By David Poland email@example.com
Kevin Smith Will Be 36 Years Old In Twelve Days
At first, I found his recent behavior irritating. Now I am finding it sad. And he has pushed into a level of mean-spiritedness that I never expected from him.
For me, this started with being disinvited from a Clerks II screening a couple of weeks ago. I had already told the studio that I was aware of Kevin’s sensitivity and that if I disliked the film, my plan was to simply not write about it. It isn’t worth the drama. And really, I have always wanted to turn the corner with Smith, who makes me laugh and still has moments of brilliance that suggest he may hit a truly important vein of humor one of these days.
But still… can’t see the movie. Why? I have always assumed that it was because I once wrote a review of Dogma that said, in part:
Kevin Smith is not a good director. He is a strong writer and an even stronger creator of ideas. But the ideas that Smith had on this one were sabotaged in one part, by his inability to effectively bring to life much of what he put on the page and in the second part, by his lack of perspective as the man pruning his own garden.
But alas, no. It turns out that Kevin is still angry about a passing comment in a September 2000 review of a movie he produced, Vulgar, in which he appeared:
(P.S. I never noticed that Kevin Smith, who produced the film and cameos, has calves the size of a small Shetland Sheep Dog. I felt like I was watching an Incredible Hulk episode with David Banner’s calves caught mid-change.)
And so, I am banished from seeing screenings of Kevin Smith movies.
I decided to shut up and keep it private. But then, I heard from Scott Foundas, who had no idea about my screening disinvitation, and told me about his temporary screening disinvitation. (He tells the story in his positive LA Weekly review of the film, which he eventually saw.)
And then, I read Mark Caro’s story about Kevin drama queening him in Chicago.
And then, Page Six leads today with Joel Siegel’s walkout of the Clerks II screening he was allowed to attend and Kevin’s raging, mean-spirited response.
Still, I was noting it on the front page of MCN, but keeping my part of this quiet.
And then, someone sent me a link to the Opie & Anthony show this morning on which Joel appeared, apologizing from the start. The apology was met with derision and Kevin whining about how Joel disrupted the screening – and offered him more publicity that the film has gotten so far – by harrumphing loudly for 2 seconds on the way out of the room. Kevin threw the Cannes standing ovation at him (preserved in living virtual ink by Weinstein suction machine Roger Friedman). And then, Smith did all he could to degrade Siegel as a man. (Of course, the link is on Kevin’s site… can’t let a thing like this be anything but self-promotion.)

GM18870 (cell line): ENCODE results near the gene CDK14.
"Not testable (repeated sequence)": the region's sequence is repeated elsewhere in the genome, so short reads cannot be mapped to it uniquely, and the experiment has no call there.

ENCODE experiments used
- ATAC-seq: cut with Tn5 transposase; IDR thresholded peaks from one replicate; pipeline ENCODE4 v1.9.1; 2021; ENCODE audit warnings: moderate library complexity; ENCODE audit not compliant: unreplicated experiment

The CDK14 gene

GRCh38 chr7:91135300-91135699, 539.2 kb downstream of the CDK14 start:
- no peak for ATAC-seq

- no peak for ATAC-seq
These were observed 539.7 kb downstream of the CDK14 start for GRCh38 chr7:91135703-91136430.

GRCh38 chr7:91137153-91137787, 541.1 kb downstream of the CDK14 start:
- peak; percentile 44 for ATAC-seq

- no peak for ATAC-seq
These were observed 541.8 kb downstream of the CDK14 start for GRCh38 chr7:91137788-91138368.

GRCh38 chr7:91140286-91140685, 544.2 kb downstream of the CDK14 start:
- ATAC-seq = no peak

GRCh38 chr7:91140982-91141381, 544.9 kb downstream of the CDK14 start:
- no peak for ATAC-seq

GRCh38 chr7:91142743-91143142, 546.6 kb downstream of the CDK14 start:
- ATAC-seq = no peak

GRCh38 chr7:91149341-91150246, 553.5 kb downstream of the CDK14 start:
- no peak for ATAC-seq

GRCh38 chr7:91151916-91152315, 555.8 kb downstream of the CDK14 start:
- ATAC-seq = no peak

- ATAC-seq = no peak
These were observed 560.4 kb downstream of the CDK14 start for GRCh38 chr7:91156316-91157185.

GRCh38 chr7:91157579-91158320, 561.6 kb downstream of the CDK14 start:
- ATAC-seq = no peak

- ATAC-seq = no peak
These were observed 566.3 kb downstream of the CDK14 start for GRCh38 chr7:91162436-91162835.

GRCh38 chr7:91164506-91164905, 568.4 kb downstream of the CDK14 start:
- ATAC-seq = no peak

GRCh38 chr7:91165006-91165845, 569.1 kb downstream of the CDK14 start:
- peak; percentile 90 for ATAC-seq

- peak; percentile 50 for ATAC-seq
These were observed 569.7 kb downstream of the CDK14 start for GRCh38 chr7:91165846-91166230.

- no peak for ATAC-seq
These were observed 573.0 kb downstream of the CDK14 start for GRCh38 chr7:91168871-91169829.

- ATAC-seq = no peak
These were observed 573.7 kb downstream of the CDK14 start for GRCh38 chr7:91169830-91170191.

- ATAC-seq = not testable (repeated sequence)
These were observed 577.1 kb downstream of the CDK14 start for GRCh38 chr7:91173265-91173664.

And my reaction is, Fuck Kevin Smith.
I have always thought of him as the guy I would most like to shoot the shit with and who could cut my crap to the core with humor and insight. But for this moment, I have to say, it feels like I was buying the hype. Kevin has become the kind of whinny, thin-skinned bitch (used in the truly non-gender way) that he makes fun of in his films. He has become thoughtless and mean about people who do not kiss his ass like the deity he has built himself into on his sites. (Yes, I see the irony of me writing that… but I don’t think I am quite in Kevin’s class) He has become a hypocrite, who complains about the traits of critics after employing Jeff Wells for 3 years, who is guilty of all the things Smith now claims to hold dear (you don’t attack a person’s physicality… a critic can’t review a movie that he hasn’t sat through… don’t disrupt and distract from others watching the movie). And Smith attacks others in ways that would send him through the roof with rage.
I can only attribute all of this to Smith fearing that a weak response to Clerks II really will mark the end of his ride. The years that Jersey Girl sucked up – I still haven’t seen it… don’t need the grief of ever mentioning it in passing if I felt the way most people seemed to about the film – appears to have weighed heavily on him. And then man who writes about every nerve ending sensation that amuses him is suddenly The Director In The Plastic Bubble.
I hope this will pass. And part of me still hopes that I will someday repair my